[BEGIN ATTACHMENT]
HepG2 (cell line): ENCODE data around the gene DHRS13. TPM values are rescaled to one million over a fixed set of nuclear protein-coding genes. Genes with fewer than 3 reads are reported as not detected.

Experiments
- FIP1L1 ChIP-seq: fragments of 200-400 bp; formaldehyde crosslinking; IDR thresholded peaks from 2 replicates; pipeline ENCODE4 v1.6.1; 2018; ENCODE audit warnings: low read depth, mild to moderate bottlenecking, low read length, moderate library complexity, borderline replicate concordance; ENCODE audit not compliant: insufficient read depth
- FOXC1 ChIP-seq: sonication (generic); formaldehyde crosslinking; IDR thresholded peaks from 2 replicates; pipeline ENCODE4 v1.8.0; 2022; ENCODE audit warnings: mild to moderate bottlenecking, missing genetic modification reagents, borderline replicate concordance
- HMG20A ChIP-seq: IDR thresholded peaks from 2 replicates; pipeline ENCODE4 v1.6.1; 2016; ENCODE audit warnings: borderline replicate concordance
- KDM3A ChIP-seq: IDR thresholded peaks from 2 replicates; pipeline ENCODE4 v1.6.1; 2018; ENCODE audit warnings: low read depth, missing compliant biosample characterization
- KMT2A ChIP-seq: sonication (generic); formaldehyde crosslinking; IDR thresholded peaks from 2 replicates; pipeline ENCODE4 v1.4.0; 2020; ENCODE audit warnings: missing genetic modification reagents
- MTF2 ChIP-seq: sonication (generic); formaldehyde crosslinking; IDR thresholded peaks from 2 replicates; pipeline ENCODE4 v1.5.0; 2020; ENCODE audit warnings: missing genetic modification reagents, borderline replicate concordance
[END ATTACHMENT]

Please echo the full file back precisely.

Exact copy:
HepG2 (cell line): ENCODE data around the gene DHRS13. TPM values are rescaled to one million over a fixed set of nuclear protein-coding genes. Genes with fewer than 3 reads are reported as not detected.

Experiments
- FIP1L1 ChIP-seq: fragments of 200-400 bp; formaldehyde crosslinking; IDR thresholded peaks from 2 replicates; pipeline ENCODE4 v1.6.1; 2018; ENCODE audit warnings: low read depth, mild to moderate bottlenecking, low read length, moderate library complexity, borderline replicate concordance; ENCODE audit not compliant: insufficient read depth
- FOXC1 ChIP-seq: sonication (generic); formaldehyde crosslinking; IDR thresholded peaks from 2 replicates; pipeline ENCODE4 v1.8.0; 2022; ENCODE audit warnings: mild to moderate bottlenecking, missing genetic modification reagents, borderline replicate concordance
- HMG20A ChIP-seq: IDR thresholded peaks from 2 replicates; pipeline ENCODE4 v1.6.1; 2016; ENCODE audit warnings: borderline replicate concordance
- KDM3A ChIP-seq: IDR thresholded peaks from 2 replicates; pipeline ENCODE4 v1.6.1; 2018; ENCODE audit warnings: low read depth, missing compliant biosample characterization
- KMT2A ChIP-seq: sonication (generic); formaldehyde crosslinking; IDR thresholded peaks from 2 replicates; pipeline ENCODE4 v1.4.0; 2020; ENCODE audit warnings: missing genetic modification reagents
- MTF2 ChIP-seq: sonication (generic); formaldehyde crosslinking; IDR thresholded peaks from 2 replicates; pipeline ENCODE4 v1.5.0; 2020; ENCODE audit warnings: missing genetic modification reagents, borderline replicate concordance